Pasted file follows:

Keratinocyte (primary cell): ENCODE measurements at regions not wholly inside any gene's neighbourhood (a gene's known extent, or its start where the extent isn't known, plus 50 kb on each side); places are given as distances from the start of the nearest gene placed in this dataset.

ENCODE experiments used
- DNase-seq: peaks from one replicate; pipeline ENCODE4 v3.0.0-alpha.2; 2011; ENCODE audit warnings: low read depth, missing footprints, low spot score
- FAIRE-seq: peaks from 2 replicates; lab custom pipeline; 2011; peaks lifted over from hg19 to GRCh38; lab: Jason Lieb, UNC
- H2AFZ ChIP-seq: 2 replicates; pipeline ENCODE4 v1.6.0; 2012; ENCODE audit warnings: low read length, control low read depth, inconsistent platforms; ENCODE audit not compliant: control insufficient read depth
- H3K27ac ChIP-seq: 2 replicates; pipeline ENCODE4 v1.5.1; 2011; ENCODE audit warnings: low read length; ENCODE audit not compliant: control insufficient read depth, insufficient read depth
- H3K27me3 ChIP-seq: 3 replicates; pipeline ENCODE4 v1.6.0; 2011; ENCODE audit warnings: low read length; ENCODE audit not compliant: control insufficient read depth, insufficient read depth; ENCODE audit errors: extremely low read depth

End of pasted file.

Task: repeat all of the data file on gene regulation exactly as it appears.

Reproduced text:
Keratinocyte (primary cell): ENCODE measurements at regions not wholly inside any gene's neighbourhood (a gene's known extent, or its start where the extent isn't known, plus 50 kb on each side); places are given as distances from the start of the nearest gene placed in this dataset.

ENCODE experiments used
- DNase-seq: peaks from one replicate; pipeline ENCODE4 v3.0.0-alpha.2; 2011; ENCODE audit warnings: low read depth, missing footprints, low spot score
- FAIRE-seq: peaks from 2 replicates; lab custom pipeline; 2011; peaks lifted over from hg19 to GRCh38; lab: Jason Lieb, UNC
- H2AFZ ChIP-seq: 2 replicates; pipeline ENCODE4 v1.6.0; 2012; ENCODE audit warnings: low read length, control low read depth, inconsistent platforms; ENCODE audit not compliant: control insufficient read depth
- H3K27ac ChIP-seq: 2 replicates; pipeline ENCODE4 v1.5.1; 2011; ENCODE audit warnings: low read length; ENCODE audit not compliant: control insufficient read depth, insufficient read depth
- H3K27me3 ChIP-seq: 3 replicates; pipeline ENCODE4 v1.6.0; 2011; ENCODE audit warnings: low read length; ENCODE audit not compliant: control insufficient read depth, insufficient read depth; ENCODE audit errors: extremely low read depth